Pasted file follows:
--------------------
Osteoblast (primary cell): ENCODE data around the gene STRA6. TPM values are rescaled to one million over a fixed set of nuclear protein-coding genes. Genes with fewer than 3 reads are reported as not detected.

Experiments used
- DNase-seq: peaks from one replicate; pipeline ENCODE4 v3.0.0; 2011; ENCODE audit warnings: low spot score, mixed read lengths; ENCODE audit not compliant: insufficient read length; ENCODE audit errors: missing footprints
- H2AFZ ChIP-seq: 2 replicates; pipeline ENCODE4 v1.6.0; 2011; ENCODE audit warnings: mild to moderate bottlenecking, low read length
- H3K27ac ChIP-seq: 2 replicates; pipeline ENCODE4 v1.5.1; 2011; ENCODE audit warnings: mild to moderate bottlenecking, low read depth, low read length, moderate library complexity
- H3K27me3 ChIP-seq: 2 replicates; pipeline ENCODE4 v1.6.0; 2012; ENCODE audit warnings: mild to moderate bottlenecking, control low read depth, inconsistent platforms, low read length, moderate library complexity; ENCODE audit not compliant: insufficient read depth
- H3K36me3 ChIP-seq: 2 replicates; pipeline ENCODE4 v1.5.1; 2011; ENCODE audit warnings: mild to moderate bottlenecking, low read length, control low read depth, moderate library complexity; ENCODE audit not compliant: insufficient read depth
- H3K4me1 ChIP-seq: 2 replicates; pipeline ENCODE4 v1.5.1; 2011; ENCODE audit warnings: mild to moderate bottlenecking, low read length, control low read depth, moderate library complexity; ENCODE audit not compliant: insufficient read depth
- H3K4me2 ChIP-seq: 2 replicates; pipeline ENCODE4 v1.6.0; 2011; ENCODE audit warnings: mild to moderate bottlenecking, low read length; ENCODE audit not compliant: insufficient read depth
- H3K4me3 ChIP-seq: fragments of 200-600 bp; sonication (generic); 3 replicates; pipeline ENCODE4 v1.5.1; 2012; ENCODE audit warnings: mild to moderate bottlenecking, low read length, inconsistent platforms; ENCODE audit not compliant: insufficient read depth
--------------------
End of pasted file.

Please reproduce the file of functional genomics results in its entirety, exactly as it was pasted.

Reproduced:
Osteoblast (primary cell): ENCODE data around the gene STRA6. TPM values are rescaled to one million over a fixed set of nuclear protein-coding genes. Genes with fewer than 3 reads are reported as not detected.

Experiments used
- DNase-seq: peaks from one replicate; pipeline ENCODE4 v3.0.0; 2011; ENCODE audit warnings: low spot score, mixed read lengths; ENCODE audit not compliant: insufficient read length; ENCODE audit errors: missing footprints
- H2AFZ ChIP-seq: 2 replicates; pipeline ENCODE4 v1.6.0; 2011; ENCODE audit warnings: mild to moderate bottlenecking, low read length
- H3K27ac ChIP-seq: 2 replicates; pipeline ENCODE4 v1.5.1; 2011; ENCODE audit warnings: mild to moderate bottlenecking, low read depth, low read length, moderate library complexity
- H3K27me3 ChIP-seq: 2 replicates; pipeline ENCODE4 v1.6.0; 2012; ENCODE audit warnings: mild to moderate bottlenecking, control low read depth, inconsistent platforms, low read length, moderate library complexity; ENCODE audit not compliant: insufficient read depth
- H3K36me3 ChIP-seq: 2 replicates; pipeline ENCODE4 v1.5.1; 2011; ENCODE audit warnings: mild to moderate bottlenecking, low read length, control low read depth, moderate library complexity; ENCODE audit not compliant: insufficient read depth
- H3K4me1 ChIP-seq: 2 replicates; pipeline ENCODE4 v1.5.1; 2011; ENCODE audit warnings: mild to moderate bottlenecking, low read length, control low read depth, moderate library complexity; ENCODE audit not compliant: insufficient read depth
- H3K4me2 ChIP-seq: 2 replicates; pipeline ENCODE4 v1.6.0; 2011; ENCODE audit warnings: mild to moderate bottlenecking, low read length; ENCODE audit not compliant: insufficient read depth
- H3K4me3 ChIP-seq: fragments of 200-600 bp; sonication (generic); 3 replicates; pipeline ENCODE4 v1.5.1; 2012; ENCODE audit warnings: mild to moderate bottlenecking, low read length, inconsistent platforms; ENCODE audit not compliant: insufficient read depth